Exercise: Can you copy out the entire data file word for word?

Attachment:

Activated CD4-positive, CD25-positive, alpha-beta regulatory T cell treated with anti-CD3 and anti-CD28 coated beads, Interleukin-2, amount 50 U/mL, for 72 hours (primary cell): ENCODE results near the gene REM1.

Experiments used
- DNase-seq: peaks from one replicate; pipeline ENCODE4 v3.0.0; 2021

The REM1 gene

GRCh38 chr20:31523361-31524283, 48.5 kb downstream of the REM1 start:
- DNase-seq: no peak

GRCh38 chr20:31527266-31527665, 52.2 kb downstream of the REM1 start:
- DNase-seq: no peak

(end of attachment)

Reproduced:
Activated CD4-positive, CD25-positive, alpha-beta regulatory T cell treated with anti-CD3 and anti-CD28 coated beads, Interleukin-2, amount 50 U/mL, for 72 hours (primary cell): ENCODE results near the gene REM1.

Experiments used
- DNase-seq: peaks from one replicate; pipeline ENCODE4 v3.0.0; 2021

The REM1 gene

GRCh38 chr20:31523361-31524283, 48.5 kb downstream of the REM1 start:
- DNase-seq: no peak

GRCh38 chr20:31527266-31527665, 52.2 kb downstream of the REM1 start:
- DNase-seq: no peak